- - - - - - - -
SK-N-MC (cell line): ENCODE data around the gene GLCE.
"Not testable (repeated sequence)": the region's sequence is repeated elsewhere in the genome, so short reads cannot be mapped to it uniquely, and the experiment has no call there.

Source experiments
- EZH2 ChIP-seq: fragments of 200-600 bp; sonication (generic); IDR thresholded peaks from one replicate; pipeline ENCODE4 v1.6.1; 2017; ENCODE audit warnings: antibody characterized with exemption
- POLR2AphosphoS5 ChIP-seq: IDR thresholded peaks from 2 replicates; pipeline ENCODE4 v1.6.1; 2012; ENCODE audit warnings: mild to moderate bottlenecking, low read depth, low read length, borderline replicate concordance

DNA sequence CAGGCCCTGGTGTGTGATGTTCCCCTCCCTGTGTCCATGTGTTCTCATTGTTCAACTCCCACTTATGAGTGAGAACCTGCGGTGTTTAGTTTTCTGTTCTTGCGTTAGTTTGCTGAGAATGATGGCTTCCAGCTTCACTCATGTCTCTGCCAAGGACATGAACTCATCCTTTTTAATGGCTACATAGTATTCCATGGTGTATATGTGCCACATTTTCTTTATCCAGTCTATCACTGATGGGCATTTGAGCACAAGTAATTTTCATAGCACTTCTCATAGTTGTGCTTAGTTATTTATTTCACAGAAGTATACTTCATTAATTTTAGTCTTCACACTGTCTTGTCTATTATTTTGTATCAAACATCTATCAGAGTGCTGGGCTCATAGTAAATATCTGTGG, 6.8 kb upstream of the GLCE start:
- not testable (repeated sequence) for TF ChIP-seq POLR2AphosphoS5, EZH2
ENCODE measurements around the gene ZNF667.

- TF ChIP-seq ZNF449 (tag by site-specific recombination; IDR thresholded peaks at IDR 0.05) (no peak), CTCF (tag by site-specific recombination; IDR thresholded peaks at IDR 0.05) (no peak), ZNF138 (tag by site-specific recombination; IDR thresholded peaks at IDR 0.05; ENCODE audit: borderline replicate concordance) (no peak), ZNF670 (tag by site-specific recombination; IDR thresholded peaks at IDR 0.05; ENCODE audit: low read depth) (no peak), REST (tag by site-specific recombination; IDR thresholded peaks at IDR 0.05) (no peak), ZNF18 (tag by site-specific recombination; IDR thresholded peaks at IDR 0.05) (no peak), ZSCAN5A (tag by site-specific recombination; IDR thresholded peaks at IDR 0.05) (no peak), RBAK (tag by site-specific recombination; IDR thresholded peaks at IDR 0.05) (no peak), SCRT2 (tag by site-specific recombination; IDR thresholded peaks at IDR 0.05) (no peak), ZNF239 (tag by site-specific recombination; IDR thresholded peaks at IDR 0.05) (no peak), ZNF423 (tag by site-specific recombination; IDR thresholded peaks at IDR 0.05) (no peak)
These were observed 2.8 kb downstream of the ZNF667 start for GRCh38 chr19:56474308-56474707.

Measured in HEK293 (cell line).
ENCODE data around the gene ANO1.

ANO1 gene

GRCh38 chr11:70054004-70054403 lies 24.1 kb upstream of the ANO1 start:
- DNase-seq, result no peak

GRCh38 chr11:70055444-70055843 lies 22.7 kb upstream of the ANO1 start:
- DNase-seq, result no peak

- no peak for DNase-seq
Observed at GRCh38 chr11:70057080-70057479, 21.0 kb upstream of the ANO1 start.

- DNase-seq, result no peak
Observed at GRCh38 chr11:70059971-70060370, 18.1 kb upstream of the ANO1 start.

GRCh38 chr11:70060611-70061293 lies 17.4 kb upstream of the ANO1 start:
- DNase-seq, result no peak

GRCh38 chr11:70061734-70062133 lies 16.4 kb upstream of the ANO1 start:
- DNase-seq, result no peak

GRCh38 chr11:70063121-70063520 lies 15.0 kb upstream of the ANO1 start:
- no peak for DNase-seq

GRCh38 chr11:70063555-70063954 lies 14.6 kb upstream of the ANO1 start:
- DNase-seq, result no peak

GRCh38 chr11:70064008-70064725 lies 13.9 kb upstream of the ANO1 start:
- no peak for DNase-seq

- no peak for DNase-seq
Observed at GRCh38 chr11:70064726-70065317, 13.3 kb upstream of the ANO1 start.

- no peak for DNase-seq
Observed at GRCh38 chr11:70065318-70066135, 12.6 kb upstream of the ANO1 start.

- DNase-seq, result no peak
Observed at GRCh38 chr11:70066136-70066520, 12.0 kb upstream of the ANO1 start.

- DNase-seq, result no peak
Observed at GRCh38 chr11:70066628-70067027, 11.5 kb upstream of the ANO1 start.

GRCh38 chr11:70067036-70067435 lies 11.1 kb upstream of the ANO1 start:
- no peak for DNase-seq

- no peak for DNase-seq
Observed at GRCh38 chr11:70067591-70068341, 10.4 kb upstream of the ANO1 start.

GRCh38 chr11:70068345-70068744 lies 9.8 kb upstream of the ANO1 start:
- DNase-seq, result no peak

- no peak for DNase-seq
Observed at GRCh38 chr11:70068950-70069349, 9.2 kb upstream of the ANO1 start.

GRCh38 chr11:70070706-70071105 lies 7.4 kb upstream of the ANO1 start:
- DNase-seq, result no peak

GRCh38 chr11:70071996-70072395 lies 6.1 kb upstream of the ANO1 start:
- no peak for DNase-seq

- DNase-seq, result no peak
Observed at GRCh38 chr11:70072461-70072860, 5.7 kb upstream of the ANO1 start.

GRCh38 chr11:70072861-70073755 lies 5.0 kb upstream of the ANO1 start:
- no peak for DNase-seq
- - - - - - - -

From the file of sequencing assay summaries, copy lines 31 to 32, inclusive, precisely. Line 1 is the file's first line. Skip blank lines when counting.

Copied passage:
- no peak for DNase-seq

- no peak for DNase-seq